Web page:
All Those Black Folk In The Room And No One Told Kellyanne To Take Her Damn Feet Off The Couch

I don’t know if y’all have noticed but furniture is important to Black folk. Our grandmother’s covered their new sets in plastic. Our parents’ generation has one set for entertaining and another set for regular, everyday use. And while I’m certainly a bit more reckless with my own a-step-above-Ikea furniture, I do feel a deeper level of sadness when something stains my current sofa, even though I know I won’t have it much longer. Our respect for furniture extends to the very way you place your body on it.

I remember my mother sold Mary Kay products for a bit and she took my sister and me along with her pink briefcase full of creams, powders and lipsticks into this older woman’s house. When we got inside and the woman offered each of us a seat, my sister kind of bounced onto the woman’s sofa cushions.

Lord, why did she do that.

You could literally hear the air being sucked in through the nostrils of myself, my mother and the elderly woman who exists in my mind’s eye as a bit bourgie. Realizing immediately that she’d done too much, my sister, who was probably about five at the time, said, “Let me try again.”

It was a phrase my dad said to us when we’d done something wrong and he wanted to give us an opportunity to self-correct. But the woman and my mother didn’t interpret it like that. They thought my sister wanted to bounce on that woman’s good sofa cushions for a second time. By now, the reaction was more than air, the woman made some type of noise to signify that she was shocked and appalled. My mother immediately apologized.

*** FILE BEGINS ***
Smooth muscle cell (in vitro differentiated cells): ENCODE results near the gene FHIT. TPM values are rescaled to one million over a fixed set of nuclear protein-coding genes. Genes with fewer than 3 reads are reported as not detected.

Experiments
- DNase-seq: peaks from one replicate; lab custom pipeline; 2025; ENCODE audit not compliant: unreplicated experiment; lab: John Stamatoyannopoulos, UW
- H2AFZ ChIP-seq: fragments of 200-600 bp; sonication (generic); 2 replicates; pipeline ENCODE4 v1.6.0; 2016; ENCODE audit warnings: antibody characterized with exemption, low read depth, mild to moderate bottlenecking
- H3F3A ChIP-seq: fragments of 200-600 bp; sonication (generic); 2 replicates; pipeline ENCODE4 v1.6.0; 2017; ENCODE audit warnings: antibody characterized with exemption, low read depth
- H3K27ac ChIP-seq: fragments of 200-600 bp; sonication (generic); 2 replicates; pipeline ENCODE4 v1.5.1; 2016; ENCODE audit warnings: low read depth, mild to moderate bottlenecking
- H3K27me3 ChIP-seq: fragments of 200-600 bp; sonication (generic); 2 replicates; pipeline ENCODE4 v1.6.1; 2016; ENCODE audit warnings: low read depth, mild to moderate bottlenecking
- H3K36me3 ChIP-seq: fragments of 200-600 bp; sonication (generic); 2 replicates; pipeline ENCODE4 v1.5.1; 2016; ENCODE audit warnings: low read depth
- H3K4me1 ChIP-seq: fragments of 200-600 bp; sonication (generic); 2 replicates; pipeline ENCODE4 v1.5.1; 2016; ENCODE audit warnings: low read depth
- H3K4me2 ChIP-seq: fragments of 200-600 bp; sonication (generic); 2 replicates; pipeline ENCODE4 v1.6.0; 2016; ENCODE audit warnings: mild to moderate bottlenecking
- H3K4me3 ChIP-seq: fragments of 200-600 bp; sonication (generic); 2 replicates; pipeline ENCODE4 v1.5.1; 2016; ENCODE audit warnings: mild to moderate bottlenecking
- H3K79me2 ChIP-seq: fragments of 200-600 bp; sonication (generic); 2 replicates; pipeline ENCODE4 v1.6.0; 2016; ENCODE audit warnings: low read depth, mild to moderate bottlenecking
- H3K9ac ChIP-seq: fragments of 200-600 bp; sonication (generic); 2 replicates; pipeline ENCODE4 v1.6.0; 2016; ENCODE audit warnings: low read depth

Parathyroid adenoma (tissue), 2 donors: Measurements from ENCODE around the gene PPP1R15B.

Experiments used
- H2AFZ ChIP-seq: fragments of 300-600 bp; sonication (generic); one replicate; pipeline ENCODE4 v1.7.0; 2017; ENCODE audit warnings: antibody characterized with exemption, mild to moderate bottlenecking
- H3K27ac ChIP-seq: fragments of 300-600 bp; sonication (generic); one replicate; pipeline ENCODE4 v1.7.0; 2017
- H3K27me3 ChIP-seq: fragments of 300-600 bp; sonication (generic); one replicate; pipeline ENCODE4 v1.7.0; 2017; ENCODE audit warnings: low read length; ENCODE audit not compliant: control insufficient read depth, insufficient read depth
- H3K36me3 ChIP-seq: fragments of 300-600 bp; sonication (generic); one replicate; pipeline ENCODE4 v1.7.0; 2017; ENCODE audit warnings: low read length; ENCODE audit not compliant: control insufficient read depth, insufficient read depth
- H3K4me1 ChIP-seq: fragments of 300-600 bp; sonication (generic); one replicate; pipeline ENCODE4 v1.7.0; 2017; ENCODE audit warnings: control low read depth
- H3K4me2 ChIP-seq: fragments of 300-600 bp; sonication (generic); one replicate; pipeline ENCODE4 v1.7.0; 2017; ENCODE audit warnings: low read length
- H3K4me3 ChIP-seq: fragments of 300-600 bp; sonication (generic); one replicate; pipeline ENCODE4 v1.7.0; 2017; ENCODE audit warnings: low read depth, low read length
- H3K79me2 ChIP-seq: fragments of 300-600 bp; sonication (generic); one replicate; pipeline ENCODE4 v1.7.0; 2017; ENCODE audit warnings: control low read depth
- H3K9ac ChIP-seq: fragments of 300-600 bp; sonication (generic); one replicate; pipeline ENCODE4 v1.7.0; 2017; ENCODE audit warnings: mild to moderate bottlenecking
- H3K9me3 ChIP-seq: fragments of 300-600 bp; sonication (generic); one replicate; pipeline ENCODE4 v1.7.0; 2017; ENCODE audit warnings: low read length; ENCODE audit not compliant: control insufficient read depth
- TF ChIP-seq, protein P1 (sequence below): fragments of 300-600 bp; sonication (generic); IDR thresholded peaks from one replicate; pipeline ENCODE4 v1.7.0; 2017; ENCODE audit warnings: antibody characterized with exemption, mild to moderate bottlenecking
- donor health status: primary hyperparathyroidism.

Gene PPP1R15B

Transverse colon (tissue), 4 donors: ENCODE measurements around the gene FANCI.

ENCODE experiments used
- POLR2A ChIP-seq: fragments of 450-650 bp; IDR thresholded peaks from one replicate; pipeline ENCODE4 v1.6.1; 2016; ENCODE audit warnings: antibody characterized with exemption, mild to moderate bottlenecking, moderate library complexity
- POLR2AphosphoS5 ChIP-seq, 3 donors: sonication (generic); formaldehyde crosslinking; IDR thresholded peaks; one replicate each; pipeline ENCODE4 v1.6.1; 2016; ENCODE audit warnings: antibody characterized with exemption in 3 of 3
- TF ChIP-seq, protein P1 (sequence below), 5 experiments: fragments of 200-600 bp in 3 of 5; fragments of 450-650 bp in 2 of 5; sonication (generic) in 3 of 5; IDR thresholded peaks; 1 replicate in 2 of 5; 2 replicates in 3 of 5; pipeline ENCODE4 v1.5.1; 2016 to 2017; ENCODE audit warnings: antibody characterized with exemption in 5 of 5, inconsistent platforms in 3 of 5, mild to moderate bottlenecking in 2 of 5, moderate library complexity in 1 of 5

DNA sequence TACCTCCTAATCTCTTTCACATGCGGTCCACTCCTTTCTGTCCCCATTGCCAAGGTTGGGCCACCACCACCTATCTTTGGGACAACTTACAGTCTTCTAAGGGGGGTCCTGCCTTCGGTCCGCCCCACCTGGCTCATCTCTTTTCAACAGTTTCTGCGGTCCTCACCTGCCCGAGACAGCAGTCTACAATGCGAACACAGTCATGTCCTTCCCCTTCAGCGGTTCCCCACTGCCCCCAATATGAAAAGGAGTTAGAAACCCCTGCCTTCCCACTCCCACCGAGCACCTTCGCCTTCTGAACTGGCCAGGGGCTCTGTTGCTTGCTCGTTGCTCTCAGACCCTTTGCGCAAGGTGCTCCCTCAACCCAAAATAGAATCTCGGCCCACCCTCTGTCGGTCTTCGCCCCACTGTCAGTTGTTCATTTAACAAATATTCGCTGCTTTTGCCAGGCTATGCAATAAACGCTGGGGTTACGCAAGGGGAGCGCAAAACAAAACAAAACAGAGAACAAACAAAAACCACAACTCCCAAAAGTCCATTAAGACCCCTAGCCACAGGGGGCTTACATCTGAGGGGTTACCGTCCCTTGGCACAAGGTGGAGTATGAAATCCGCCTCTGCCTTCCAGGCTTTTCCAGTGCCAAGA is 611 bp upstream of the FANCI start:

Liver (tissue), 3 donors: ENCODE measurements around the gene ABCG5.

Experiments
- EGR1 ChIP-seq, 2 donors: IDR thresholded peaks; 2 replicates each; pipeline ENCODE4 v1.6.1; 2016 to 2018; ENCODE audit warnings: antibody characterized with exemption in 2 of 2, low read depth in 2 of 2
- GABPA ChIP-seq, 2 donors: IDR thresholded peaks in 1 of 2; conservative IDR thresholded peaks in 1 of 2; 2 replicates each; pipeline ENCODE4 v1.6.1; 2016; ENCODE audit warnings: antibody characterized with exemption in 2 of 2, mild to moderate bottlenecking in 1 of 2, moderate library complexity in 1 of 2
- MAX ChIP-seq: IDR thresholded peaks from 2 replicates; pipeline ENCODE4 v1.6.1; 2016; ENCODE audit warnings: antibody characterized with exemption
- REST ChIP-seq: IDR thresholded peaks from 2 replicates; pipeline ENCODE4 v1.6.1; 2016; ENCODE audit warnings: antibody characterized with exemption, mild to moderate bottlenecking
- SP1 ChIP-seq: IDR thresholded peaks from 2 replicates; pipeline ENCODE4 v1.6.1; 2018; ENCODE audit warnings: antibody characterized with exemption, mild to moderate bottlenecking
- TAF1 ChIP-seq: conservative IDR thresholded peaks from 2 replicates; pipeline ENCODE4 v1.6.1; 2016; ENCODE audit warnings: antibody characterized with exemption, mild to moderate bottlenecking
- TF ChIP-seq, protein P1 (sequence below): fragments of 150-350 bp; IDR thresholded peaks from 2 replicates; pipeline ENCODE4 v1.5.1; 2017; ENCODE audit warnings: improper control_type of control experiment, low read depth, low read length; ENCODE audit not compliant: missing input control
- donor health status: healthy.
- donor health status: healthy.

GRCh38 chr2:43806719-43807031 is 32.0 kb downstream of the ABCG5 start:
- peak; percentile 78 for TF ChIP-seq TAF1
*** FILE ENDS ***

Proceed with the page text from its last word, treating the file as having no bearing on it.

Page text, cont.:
I don’t know if my mom made a sale that day, but I do know I had to defend my sister when we got to the car and I understood even more clearly about my mother and grandmother’s protection of furniture.

It was an attitude I would adopt later when my or my sister’s friends came to our house. I took on the role of Sofa Police. I remember my parents saving to buy a new furniture set. And I knew if my sister and I tore it up or stood idly by while someone else tore it up, there would be hell to pay. I remember the feeling of terror that washed over my body when my sister’s friend started jumping on our couch. One because I was protective over our sh*t but also because I was attempting to save her from the shame and embarrassment that was sure to come if my parents descended the stairs and saw her blond curls flying in the air.

When I first saw the picture of Kellyanne Conway with her knees, legs, feet and shoes on the couch in the Oval Office, I couldn’t understand why I was getting so hot and had to click away so fast. The more I thought about it, the more the picture started popping up in my news feed, and when I saw Kellyanne’s name trending on Twitter, I knew my reaction wasn’t just about the general disgust I often feel for her and the administration to which she belongs.

It’s the fact that homegirl has no home training. And what added insult to injury was the fact that even in lacking the couth and decorum she should have learned as a child, she’s still in the highest office of the land with the bottom of her shoes touching the couch.

Initially, I thought that all the Black folk in the room cringed. I wondered if perhaps some of them had to stifle themselves from reminding Kellyanne to take her damn feet off the couch. But then again, the way some of those people were cheesing and grinning in the presence of Donald Trump and his Chief of The Blacks, Omarosa Manigault, they might not have even noticed.

As much as America works my last nerve, as much as it has disappointed me with its false promises and tried to keep me in the kitchen, enjoying the fruits of my labor without the acknowledgment,  compensation, or respect, it’s still mine. One of the many things that the Obama’s tried to tell us was that the White House was our house, the people’s house. Lord knows we sure as hell pay for it. So in that sense, Kellyanne had her feet on my couch like she was a Rick James impersonator. And that is just disrespectful.


Veronica Wells is the culture editor at She is also the author of “Bettah Days.” You can follow her on Facebook and Twitter @VDubShrug.